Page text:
All might have gone well with these pleasing plans but for one thing. In their keenness to get the white people cleared out, some of the warriors attacked the farms and homesteads on their way to Buluwayo instead of waiting till their return. Although they succeeded in murdering a good many of the inhabitants, some managed to get away, and among them was Mr. Selous, the famous naturalist and big game hunter, who, with his wife, rode into Buluwayo and gave warning to the inhabitants. These, to the number of about 1000, immediately " went into laager "; in other words, they fortified their market hall and formed a rampart round it of a double line of bullock waggons, stocked the place with food and ammunition and organised a defence force among the able-bodied men of the town.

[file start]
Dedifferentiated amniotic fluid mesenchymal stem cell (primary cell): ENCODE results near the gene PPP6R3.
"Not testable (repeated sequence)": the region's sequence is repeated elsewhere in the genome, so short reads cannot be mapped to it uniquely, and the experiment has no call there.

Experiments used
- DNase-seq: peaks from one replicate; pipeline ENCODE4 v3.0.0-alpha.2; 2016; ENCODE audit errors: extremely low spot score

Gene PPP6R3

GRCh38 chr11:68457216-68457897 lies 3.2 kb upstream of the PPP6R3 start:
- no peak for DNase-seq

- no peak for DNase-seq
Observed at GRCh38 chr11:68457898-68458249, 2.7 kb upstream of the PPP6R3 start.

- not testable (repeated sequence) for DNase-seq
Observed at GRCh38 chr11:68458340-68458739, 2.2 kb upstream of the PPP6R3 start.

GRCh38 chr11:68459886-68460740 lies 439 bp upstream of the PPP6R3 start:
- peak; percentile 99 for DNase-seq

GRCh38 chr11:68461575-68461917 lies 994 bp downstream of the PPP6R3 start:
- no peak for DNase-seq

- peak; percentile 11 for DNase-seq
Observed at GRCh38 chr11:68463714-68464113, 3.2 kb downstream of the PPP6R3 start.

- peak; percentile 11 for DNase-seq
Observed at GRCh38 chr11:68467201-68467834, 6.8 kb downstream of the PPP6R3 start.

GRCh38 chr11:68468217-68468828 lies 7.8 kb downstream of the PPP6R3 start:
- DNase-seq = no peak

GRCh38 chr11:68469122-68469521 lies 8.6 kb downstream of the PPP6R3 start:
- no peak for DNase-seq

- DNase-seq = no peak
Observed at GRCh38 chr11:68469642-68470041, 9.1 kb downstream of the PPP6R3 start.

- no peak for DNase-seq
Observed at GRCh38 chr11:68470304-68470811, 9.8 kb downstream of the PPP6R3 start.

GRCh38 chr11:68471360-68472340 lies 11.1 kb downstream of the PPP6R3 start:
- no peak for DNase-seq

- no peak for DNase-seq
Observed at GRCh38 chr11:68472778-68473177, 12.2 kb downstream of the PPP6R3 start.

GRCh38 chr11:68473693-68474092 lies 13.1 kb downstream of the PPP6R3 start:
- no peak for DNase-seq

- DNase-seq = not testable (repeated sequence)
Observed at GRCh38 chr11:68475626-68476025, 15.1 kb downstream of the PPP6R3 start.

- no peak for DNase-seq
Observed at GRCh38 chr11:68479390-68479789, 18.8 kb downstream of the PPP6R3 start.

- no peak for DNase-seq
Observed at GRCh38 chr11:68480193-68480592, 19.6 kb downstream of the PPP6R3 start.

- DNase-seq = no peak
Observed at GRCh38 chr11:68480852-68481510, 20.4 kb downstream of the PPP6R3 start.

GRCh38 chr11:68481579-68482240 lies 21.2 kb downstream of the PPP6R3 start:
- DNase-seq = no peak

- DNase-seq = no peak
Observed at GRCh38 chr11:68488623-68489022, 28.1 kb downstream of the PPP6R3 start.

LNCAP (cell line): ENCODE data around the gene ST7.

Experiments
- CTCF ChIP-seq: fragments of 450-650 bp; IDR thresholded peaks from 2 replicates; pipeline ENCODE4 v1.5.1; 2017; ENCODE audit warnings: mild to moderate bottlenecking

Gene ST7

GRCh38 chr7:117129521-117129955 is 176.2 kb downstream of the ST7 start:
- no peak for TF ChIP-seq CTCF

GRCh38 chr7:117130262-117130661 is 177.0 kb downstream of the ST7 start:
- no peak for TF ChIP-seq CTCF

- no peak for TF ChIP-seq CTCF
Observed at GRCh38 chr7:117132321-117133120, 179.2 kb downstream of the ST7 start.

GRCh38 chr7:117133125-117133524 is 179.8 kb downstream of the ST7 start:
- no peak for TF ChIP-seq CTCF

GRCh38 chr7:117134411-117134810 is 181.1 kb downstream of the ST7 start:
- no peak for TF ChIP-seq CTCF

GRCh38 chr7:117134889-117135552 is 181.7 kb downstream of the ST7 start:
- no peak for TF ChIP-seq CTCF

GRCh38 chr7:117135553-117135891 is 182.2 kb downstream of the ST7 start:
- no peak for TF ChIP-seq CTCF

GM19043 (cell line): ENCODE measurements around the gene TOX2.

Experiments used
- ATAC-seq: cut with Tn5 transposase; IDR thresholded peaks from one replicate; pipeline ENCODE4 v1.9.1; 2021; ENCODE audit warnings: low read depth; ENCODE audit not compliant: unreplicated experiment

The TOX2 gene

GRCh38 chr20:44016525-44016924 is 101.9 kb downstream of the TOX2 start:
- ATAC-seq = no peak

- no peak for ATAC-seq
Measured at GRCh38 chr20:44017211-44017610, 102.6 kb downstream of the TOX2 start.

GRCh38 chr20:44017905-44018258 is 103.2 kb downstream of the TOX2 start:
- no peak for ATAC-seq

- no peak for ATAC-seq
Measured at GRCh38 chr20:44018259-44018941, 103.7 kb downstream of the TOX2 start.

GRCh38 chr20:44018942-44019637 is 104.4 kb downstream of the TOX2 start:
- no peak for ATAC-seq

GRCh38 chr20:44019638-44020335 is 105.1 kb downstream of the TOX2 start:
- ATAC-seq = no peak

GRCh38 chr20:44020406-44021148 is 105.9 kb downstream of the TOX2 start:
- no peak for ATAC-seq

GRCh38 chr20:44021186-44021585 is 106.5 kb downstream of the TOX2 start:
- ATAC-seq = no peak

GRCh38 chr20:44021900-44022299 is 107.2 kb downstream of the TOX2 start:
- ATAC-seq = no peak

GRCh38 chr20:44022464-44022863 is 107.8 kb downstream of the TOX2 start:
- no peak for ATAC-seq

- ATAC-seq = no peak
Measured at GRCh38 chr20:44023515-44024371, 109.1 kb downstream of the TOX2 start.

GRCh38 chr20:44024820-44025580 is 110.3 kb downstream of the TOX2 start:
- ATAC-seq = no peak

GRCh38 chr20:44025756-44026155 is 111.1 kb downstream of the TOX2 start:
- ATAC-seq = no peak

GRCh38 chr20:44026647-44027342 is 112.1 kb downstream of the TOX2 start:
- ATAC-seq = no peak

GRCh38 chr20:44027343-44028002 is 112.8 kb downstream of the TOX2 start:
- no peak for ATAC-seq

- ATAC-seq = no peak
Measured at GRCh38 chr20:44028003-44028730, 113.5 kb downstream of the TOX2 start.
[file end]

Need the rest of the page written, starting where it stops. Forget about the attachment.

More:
Two nights later the Matabele arrived, to find the place in darkness and all the houses shut up. They suspected that a trap had been laid for them, so instead of attacking they retired outside the town and camped around it on three sides to the number of about 10,000, leaving one side open for the whites to clear out by—once for all—if they wished to escape with their lives.

Meantime the news of the murdered farmers had got abroad, and on all sides other townships went into laager, while relief forces marched up to Matabeleland. From Salisbury came a relief column to Buluwayo; and Colonel Plumer (now Field-Marshal Lord Plumer), who was at the Cape with the York and Lancaster Regiment, raised a corps of mounted rifles and moved north by way of Mafeking. At the same time Colonel Robertson had organised a corps of "Cape Boys"—natives of Cape Colony.